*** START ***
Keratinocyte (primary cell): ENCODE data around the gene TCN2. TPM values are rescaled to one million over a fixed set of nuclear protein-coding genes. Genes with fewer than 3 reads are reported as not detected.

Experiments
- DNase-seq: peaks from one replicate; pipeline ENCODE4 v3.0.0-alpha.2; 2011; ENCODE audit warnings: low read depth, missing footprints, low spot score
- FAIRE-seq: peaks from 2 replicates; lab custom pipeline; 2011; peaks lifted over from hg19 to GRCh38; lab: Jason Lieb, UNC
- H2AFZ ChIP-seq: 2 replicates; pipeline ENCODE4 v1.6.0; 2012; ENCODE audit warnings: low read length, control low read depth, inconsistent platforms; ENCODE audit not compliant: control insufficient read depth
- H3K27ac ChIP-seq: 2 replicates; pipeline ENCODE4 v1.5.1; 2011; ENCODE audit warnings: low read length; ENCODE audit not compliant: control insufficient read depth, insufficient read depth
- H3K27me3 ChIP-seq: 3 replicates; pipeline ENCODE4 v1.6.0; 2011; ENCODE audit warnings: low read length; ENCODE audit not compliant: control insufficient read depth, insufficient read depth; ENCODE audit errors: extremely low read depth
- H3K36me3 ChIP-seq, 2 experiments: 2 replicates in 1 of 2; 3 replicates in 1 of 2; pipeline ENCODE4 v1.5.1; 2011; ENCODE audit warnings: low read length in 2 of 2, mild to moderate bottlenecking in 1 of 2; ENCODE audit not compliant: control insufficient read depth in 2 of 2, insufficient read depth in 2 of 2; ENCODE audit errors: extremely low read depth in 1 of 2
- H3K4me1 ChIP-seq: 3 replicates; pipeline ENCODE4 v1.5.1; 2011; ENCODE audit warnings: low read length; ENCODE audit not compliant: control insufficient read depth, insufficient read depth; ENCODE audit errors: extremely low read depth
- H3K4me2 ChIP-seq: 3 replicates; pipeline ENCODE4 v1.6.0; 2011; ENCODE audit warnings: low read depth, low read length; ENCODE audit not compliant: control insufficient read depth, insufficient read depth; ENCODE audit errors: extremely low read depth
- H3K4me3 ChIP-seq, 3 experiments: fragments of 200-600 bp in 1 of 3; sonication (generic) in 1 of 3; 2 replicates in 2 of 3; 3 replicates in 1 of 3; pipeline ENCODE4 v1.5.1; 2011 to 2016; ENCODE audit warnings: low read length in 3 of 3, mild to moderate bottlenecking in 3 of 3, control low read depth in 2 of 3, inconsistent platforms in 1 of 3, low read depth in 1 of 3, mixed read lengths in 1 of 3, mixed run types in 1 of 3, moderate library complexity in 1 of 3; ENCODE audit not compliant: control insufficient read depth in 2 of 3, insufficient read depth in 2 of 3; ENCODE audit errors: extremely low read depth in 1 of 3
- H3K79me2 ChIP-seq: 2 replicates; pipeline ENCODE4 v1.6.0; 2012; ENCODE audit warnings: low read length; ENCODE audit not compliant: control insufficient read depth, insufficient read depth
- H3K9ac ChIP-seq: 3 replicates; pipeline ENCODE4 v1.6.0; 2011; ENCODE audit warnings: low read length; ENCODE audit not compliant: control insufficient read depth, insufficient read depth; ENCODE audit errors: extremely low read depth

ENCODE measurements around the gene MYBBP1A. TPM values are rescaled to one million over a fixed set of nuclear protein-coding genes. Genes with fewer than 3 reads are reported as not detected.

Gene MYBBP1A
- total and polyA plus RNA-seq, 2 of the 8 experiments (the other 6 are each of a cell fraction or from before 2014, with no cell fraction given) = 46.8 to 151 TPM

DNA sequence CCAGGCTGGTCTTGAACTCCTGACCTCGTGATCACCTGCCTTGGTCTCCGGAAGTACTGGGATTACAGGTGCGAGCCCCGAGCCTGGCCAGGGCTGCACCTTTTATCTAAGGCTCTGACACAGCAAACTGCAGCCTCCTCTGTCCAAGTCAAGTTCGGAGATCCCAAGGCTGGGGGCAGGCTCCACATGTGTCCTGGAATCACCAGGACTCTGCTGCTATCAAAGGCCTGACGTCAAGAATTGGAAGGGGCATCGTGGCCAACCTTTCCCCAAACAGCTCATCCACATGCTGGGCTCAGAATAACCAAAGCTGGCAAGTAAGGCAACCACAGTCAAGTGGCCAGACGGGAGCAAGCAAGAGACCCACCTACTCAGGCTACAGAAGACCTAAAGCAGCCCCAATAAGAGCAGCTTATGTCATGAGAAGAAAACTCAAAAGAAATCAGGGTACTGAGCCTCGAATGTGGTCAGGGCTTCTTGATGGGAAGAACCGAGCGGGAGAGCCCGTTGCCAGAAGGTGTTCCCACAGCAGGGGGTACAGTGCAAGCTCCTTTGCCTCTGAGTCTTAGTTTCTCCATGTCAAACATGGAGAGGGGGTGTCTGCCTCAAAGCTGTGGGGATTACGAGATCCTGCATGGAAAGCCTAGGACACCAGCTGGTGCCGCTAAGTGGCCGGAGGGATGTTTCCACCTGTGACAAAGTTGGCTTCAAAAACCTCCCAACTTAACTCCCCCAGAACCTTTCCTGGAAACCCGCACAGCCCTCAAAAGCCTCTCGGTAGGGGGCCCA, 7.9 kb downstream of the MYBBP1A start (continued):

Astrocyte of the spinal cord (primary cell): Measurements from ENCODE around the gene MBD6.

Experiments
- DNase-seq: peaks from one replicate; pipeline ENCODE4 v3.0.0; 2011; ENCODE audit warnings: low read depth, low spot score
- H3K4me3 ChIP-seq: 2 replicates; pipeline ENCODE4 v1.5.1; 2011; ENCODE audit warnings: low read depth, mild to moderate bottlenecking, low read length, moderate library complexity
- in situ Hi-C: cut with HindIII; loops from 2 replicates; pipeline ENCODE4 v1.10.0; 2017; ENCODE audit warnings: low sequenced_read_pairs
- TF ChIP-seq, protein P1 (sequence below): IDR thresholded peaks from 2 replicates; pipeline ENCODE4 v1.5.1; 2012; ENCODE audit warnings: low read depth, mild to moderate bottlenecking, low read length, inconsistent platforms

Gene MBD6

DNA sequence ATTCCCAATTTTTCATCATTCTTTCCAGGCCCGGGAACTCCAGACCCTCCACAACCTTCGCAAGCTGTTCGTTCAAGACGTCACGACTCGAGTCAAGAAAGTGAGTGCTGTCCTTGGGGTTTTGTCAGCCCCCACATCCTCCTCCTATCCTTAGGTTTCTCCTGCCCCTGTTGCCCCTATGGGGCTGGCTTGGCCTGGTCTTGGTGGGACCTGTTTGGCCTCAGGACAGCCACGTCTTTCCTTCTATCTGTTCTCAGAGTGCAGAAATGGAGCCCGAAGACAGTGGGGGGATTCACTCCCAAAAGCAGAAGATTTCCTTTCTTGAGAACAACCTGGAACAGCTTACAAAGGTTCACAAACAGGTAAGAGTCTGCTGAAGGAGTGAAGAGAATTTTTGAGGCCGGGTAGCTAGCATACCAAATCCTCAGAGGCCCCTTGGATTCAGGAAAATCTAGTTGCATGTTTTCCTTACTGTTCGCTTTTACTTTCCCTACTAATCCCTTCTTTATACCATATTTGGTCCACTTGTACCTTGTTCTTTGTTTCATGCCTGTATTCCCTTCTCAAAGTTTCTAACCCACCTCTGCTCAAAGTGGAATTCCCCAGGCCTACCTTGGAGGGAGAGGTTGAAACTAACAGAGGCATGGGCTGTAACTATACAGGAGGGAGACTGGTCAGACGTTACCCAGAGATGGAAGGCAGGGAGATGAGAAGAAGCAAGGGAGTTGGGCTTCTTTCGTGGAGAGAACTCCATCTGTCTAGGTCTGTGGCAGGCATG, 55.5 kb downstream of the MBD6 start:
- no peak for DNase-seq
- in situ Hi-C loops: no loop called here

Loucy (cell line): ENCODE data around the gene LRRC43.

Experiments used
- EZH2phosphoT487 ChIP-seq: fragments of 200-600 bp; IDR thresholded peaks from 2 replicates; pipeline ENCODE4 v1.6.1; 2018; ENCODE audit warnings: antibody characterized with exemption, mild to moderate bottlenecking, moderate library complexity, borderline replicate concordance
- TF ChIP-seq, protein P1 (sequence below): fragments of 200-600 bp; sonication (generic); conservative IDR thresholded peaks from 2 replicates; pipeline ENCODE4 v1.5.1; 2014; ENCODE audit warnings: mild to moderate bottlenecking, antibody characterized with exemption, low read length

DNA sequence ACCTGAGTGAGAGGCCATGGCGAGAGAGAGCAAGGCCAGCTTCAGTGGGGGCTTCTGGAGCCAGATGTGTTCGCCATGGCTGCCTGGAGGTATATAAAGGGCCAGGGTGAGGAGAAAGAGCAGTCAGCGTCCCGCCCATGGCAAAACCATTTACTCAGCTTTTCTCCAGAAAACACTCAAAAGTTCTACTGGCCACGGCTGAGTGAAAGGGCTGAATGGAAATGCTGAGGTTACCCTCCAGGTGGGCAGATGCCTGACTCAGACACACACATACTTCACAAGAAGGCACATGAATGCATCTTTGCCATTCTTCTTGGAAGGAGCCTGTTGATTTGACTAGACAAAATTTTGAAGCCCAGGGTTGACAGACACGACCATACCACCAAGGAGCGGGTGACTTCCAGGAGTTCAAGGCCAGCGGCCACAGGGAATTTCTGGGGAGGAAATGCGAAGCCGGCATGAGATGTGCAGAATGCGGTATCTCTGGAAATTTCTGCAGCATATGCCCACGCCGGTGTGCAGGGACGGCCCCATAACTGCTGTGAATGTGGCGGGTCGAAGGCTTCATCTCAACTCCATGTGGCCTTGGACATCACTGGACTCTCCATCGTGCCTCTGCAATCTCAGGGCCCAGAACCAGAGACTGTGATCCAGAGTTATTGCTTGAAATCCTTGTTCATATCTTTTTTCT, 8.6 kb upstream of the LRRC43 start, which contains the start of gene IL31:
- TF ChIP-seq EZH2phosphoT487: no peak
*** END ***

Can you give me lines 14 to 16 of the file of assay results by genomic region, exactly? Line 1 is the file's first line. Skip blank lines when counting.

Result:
ENCODE measurements around the gene MYBBP1A. TPM values are rescaled to one million over a fixed set of nuclear protein-coding genes. Genes with fewer than 3 reads are reported as not detected.

Gene MYBBP1A
- total and polyA plus RNA-seq, 2 of the 8 experiments (the other 6 are each of a cell fraction or from before 2014, with no cell fraction given) = 46.8 to 151 TPM